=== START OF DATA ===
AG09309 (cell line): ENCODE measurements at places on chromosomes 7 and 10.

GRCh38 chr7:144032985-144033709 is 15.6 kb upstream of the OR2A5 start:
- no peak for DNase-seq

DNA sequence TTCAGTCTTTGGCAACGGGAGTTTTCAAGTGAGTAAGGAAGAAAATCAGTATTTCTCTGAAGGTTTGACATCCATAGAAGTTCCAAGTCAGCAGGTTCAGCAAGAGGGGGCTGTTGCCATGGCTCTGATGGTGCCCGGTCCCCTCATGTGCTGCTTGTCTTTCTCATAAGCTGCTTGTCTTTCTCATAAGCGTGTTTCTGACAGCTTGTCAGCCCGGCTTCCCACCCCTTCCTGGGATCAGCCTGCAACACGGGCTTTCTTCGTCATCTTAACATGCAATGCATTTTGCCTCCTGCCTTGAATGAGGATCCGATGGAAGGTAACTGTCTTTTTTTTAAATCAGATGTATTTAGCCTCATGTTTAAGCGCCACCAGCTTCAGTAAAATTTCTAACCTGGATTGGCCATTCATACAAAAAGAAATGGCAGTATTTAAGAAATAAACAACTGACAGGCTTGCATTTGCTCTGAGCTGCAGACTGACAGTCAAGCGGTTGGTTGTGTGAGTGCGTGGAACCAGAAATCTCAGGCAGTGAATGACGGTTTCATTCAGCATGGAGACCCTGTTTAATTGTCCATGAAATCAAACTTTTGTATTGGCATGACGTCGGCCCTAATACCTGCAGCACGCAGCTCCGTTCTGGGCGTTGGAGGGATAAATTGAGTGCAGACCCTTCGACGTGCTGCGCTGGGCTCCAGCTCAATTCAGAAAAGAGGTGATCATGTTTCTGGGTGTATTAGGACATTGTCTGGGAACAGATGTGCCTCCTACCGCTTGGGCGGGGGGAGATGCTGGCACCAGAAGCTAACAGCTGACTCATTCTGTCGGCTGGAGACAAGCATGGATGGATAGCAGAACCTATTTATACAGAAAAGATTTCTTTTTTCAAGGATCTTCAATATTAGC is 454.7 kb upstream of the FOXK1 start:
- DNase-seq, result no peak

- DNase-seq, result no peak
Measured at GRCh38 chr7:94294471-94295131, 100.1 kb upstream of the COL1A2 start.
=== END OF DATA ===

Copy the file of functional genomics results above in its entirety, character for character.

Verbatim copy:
AG09309 (cell line): ENCODE measurements at places on chromosomes 7 and 10.

GRCh38 chr7:144032985-144033709 is 15.6 kb upstream of the OR2A5 start:
- no peak for DNase-seq

DNA sequence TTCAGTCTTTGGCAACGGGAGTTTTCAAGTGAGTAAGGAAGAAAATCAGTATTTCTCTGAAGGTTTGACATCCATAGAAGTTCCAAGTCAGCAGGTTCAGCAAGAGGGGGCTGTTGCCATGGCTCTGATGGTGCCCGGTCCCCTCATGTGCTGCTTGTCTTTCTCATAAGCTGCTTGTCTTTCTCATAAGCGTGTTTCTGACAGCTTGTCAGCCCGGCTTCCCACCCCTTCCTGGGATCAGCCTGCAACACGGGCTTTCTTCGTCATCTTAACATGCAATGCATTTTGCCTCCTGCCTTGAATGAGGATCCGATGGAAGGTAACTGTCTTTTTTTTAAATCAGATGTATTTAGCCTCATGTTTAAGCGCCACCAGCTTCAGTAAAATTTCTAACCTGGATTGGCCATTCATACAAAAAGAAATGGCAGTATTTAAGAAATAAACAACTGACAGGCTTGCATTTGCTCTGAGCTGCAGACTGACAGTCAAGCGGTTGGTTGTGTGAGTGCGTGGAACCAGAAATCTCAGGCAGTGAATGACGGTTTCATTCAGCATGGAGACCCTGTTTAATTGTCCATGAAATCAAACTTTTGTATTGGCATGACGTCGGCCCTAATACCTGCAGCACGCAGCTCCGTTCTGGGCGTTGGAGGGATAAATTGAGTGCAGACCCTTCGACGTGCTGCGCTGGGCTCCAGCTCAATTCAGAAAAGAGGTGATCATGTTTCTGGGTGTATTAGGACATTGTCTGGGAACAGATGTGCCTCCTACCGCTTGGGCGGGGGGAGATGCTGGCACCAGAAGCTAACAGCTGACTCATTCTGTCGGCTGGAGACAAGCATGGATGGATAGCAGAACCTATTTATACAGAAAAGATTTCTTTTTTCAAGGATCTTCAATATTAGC is 454.7 kb upstream of the FOXK1 start:
- DNase-seq, result no peak

- DNase-seq, result no peak
Measured at GRCh38 chr7:94294471-94295131, 100.1 kb upstream of the COL1A2 start.